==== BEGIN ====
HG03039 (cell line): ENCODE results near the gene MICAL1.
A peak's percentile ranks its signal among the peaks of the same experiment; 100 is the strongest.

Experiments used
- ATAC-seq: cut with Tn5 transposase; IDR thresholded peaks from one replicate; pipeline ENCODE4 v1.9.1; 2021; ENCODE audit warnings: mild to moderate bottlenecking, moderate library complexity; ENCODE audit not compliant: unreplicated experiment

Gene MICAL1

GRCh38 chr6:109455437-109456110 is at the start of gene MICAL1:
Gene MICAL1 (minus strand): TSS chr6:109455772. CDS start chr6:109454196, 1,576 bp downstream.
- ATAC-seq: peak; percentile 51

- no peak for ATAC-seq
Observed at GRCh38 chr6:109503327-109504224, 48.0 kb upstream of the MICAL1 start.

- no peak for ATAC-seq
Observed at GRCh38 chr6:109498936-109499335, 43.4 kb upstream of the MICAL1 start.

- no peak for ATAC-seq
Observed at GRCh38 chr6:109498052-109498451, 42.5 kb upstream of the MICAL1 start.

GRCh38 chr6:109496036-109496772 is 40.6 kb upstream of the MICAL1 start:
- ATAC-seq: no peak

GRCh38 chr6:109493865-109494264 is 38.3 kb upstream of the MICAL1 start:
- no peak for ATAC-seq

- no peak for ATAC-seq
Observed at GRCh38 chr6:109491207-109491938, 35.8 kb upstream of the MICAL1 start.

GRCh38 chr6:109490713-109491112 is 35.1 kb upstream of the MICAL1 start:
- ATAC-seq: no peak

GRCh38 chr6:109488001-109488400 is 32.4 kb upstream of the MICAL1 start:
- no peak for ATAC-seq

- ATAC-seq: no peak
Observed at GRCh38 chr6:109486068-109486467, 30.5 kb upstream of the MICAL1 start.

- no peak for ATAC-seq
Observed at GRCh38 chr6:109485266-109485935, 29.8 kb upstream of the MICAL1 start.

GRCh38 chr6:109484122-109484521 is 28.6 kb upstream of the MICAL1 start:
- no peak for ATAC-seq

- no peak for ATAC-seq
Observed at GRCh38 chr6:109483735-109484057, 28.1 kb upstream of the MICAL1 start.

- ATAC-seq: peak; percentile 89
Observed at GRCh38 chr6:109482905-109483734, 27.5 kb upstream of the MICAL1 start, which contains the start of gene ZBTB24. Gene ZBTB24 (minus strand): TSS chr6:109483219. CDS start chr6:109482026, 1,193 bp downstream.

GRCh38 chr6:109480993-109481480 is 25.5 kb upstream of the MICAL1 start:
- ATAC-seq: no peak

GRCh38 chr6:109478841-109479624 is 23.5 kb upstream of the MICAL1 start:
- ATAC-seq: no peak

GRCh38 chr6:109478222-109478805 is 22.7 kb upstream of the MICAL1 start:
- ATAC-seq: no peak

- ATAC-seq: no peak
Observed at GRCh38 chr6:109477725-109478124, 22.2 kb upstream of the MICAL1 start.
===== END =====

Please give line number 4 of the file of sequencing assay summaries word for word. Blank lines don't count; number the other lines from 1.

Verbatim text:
- ATAC-seq: cut with Tn5 transposase; IDR thresholded peaks from one replicate; pipeline ENCODE4 v1.9.1; 2021; ENCODE audit warnings: mild to moderate bottlenecking, moderate library complexity; ENCODE audit not compliant: unreplicated experiment